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Old 03-15-2010, 05:48 AM   #1
stf92
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Reading an audio CD. Do I mount?


Hi:
Under some circumstance, and with an audio cd in the drive, 'ls /mnt/cdrom0' should output

TRACK01
TRACK02
.......
TRACKNN

But what are the circumstances. Should I mount the cd? And with what type (option -t)? Thanks for reading.
 
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Old 03-15-2010, 06:09 AM   #2
portamenteff
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mount cd

That ould be correct. If your unsure of the filesystem's type, just use the -a option.(-a = all types)
On my system CDs mount at /cdrom so I would type 'ls /cdrom'

Quote:
Originally Posted by ENRIQUESTEFANINI View Post
Hi:
Under some circumstance, and with an audio cd in the drive, 'ls /mnt/cdrom0' should output

TRACK01
TRACK02
.......
TRACKNN

But what are the circumstances. Should I mount the cd? And with what type (option -t)? Thanks for reading.

Last edited by portamenteff; 03-15-2010 at 06:10 AM. Reason: mistyped directory
 
Old 03-15-2010, 06:11 AM   #3
Simon Bridge
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You do not mount an audio CD - it does not have a file system.
Some audio CDs also have a data section - they are mounted iso9660.

It is pretty unusual to find cdrom0 in /mnt, it is normally in /media.

However - things can get quite cool with the abstraction layers...

When I load an audio CD, I get a CD icon on my desktop. I can rt-click this icon and select "browse folder", which opens the filebrowser to a location called cdda://sr0 full of files called track*.wav

This has been pseudo-mounted through fuse by the gnome virtual file system.
http://en.wikipedia.org/wiki/GVFS

This is controlled by gvfs-mount, the mountpoints are created in ~/.gvfs
Code:
$ ls ~/.gvfs
cdda mount on sr0
That's only one mount-point.

gvfs-mount --help

to see the options and short usage.

There is a good discussion on accessing gvfs mounts using gvfs-mount, and mount.

Naturally, searching LQ also works.
 
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Old 03-17-2010, 05:20 PM   #4
stf92
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I perfectly knew an audio-cd has no fs asociated with it. But it has some structure, some kind of directory. Otherwise, we could not specify "play track #4".

Thank you for your kind information. I got confused by ms-dos command dir outputing a directory listing.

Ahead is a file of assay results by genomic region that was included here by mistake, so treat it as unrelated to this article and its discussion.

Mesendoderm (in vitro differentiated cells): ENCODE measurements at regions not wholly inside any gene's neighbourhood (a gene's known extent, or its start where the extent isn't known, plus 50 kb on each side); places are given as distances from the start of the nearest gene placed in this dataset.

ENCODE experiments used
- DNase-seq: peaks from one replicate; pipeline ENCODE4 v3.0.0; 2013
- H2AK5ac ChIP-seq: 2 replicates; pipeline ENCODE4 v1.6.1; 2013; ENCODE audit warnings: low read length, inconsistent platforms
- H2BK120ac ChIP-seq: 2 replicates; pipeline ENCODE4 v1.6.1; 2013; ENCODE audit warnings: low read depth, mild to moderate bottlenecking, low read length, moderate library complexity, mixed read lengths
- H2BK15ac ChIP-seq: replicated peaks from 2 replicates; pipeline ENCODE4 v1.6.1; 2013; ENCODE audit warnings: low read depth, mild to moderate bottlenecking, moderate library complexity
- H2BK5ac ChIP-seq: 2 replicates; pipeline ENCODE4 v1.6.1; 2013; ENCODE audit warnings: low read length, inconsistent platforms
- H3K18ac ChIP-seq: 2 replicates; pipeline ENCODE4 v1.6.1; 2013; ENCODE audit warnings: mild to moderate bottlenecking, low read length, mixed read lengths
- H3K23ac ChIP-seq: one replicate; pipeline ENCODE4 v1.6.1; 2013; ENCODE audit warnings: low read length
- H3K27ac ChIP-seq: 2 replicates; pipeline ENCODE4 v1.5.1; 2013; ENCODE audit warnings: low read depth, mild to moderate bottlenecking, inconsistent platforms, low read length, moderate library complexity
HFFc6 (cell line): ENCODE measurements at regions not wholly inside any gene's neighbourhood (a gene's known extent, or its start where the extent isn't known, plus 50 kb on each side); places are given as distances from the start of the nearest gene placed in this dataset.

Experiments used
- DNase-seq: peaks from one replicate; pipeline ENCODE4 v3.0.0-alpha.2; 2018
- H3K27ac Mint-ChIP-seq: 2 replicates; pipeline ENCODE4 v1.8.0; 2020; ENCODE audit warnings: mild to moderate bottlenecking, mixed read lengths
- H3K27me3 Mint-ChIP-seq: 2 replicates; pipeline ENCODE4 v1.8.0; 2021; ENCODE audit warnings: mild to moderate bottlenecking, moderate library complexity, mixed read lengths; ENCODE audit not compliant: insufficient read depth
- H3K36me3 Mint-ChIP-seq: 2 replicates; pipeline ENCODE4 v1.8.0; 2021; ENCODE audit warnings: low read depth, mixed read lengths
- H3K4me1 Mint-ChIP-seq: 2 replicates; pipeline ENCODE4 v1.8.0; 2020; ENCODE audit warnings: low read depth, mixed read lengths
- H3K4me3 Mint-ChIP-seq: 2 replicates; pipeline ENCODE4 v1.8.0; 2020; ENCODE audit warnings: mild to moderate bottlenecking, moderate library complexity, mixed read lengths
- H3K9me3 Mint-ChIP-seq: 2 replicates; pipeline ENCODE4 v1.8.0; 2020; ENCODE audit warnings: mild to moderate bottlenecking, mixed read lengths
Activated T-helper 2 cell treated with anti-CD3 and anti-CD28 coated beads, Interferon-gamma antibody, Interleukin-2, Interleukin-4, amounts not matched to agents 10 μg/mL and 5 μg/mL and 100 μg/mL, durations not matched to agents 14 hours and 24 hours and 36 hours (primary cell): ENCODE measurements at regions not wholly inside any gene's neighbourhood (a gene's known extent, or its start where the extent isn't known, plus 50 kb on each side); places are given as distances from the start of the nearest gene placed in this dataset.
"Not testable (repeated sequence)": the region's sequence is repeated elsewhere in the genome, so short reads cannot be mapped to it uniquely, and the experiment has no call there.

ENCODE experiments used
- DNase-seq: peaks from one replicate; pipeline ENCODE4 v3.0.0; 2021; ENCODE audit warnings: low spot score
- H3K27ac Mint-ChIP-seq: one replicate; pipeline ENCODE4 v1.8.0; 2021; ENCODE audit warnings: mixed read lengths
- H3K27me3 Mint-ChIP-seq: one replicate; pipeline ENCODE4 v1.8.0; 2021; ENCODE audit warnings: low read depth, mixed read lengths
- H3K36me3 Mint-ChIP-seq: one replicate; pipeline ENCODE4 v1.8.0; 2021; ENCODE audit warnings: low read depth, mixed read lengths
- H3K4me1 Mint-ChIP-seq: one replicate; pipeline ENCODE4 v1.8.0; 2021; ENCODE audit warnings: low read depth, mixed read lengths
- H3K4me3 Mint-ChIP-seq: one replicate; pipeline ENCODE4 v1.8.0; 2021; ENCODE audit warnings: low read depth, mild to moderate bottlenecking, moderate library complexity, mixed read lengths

------------------------------------
Motto: multimedia are a curse to computing. If you like computing, make a program to emulate particle collision, write a compiler, find out every group of order 10 disregarding isomorphisms.
 
Old 03-18-2010, 11:01 AM   #5
Simon Bridge
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Quote:
Originally Posted by ENRIQUESTEFANINI View Post
I perfectly knew an audio-cd has no fs asociated with it.
Well I can only respond to the questions actually ask, vis:
Quote:
Should I mount the cd? And with what type (option -t)?
... with the information you actually supply.

There are two questions - the first one is answered: "no" and the second is thus rendered moot. The reason: no file system to mount or specify ... which is something you now tell me you knew already.
Quote:
But it has some structure, some kind of directory. Otherwise, we could not specify "play track #4".
Sure it has a structure: it has cdda structure to allow HW playback.
Quote:
I got confused by ms-dos command dir outputing a directory listing.
MS-DOS had a different abstraction system to Unix/Linux. For example - HW devices are handled explicitly. DIR does different things depending on the device and media.

For *nix:

You can also access the tracks with CD ripping copying backup software.

These days audio CDs are accessed through fuse. I gave you a link and some background - the rest is up to you.

There used to be a driver which abstracted cdda as a regular file system.
 
Old 03-19-2010, 06:22 AM   #6
stf92
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Most kind of you. Your information will be put to work.
Enrique.
 
Old 03-19-2010, 06:41 AM   #7
i92guboj
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Quote:
Originally Posted by Simon Bridge View Post
There used to be a driver which abstracted cdda as a regular file system.
There has been several of these toys around in the past. "cdfs" should still work, I think.

KDE does it's own with kio-slaves, which presents any audiocd as a virtual fs with mp3/ogg/flac/wav files inside of it, which is quite convenient (at least it used in 3.x, haven't tested 4.x lately). Surely gnome will do something similar.

There might be some kind of similar generic audiocd fs using fuse, though I am not personally aware of such a thing. I guess I could find an use or two for that, though I really see no problem in using cdda2wav once to add the disk to my media library so I can later store it in my shelves forever.
 
  


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